Tuesday, May 3, 2011

High Fuel Prices Cost Transit, Too

By Dave Richards, Community Transit Director of Maintenance

High gas prices are causing individuals to cut back on their driving to save money.
How do fuel costs affect transit budgets?

For every one cent rise in diesel prices, we have an increase in operating costs of more than $31,000 per year. That is just for our fixed route buses. Fuel costs for our automobiles, DART paratransit service and vanpools increase as well.

Fuel, whether it is diesel or gasoline, is an expensive and necessary commodity in the public transportation business. We can’t just suddenly stop serving the customers who rely on us to do the driving for them. That doesn’t mean we can’t take actions to reduce the effects that fuel costs and fuel usage have on our ability to operate efficiently.

For an historic perspective of the volatility of fuel costs, in July 2008 we paid $3.95 a gallon for diesel fuel. In March 2009, we paid $1.28 a gallon. We are currently paying over $3.30 a gallon.
Although Community Transit is not required to pay taxes on the fuel we purchase, the remaining underlying costs do affect our prices and they change daily.

We buy our fuel through a state contract. This allows us to take advantage of discounts based on volume. By buying through this competitively bid contract, we have been able to keep our prices low compared to the regional retail market. We are also looking at the possibility of entering into contracts to reduce the price risk over a specified timeline. Fuel price risk alternatives are currently under study by our Administrative Department.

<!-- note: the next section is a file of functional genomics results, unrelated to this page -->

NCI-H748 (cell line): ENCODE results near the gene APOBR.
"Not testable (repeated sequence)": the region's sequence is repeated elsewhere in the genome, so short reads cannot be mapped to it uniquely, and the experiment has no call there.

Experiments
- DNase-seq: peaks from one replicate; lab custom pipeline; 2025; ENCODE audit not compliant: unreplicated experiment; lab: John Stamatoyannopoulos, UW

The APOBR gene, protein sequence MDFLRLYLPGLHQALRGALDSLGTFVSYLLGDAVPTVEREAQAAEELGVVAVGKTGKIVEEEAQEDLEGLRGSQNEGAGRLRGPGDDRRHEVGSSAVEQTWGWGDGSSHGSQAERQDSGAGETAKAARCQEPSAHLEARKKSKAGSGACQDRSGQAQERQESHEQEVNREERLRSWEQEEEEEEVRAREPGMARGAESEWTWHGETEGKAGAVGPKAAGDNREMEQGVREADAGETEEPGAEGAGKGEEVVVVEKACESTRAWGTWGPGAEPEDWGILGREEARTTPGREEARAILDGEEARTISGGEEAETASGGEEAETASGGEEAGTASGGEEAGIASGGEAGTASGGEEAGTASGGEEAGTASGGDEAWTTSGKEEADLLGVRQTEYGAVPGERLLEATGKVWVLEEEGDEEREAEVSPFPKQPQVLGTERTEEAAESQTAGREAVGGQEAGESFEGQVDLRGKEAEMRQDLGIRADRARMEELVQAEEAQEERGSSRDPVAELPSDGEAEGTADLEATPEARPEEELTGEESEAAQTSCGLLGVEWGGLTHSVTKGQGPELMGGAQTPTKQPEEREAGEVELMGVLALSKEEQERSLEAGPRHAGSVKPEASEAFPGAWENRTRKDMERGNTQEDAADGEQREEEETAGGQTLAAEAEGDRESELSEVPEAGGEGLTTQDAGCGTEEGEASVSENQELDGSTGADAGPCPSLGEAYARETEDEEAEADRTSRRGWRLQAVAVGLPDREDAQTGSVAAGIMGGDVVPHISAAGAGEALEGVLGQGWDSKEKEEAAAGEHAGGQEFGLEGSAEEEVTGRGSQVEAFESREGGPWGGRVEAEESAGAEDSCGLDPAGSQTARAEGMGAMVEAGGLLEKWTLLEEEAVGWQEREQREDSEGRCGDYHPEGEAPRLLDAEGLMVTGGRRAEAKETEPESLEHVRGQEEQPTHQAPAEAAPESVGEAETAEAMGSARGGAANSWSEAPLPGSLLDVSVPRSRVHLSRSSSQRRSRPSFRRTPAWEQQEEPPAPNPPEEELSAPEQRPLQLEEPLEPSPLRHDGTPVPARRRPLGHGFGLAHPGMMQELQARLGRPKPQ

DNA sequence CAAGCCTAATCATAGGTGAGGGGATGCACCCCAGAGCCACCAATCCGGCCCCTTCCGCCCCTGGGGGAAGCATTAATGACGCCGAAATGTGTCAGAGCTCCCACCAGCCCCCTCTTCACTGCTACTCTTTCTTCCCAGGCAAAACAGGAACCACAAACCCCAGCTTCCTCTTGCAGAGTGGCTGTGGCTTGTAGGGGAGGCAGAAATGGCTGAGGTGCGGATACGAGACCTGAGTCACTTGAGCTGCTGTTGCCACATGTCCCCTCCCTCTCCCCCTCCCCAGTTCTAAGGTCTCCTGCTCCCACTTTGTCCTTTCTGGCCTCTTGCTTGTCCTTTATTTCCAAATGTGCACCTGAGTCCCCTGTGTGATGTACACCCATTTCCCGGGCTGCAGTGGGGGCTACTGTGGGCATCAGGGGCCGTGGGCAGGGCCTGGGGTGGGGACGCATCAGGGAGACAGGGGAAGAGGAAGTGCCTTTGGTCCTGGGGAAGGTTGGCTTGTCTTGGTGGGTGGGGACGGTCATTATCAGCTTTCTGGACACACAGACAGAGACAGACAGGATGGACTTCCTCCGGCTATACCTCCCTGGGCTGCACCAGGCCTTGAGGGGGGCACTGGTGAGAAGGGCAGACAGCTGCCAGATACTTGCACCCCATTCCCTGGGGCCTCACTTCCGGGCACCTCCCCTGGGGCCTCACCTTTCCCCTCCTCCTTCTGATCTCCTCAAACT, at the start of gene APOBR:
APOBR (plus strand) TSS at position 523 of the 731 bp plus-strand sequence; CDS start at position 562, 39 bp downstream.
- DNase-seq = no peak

We have reduced both the need for and occurrences of idling coaches in the lot. When purchasing vehicles, we have evaluated equipment that will reduce fuel utilization and purchased those items when prudent. Examples include the hybrid drive systems on our Swift coaches and on 15 of the new 40-foot coaches that are now arriving to replace older buses. These new coaches also have an electric fan cooling system that will reduce the draw on the engine and, as a result, increase fuel mileage.

A little known fact about large diesel engines is that the newer the engine, generally the poorer the fuel mileage. This has been true since about 1997 when requirements for emissions reductions to reduce pollution were made at the expense of fuel economy.

It has proven to be more and more challenging to predict how much fuel will cost next year or even next month because of the volatile underlying cause and effects of prices. Our mid-year budget amendment includes an adjustment of $2.1 million to pay for the added costs of fuel in 2011. The best we can do is to remain informed and vigilant, be prepared for significant changes and take advantage of policies, procedures or technology that will increase our fuel efficiency.

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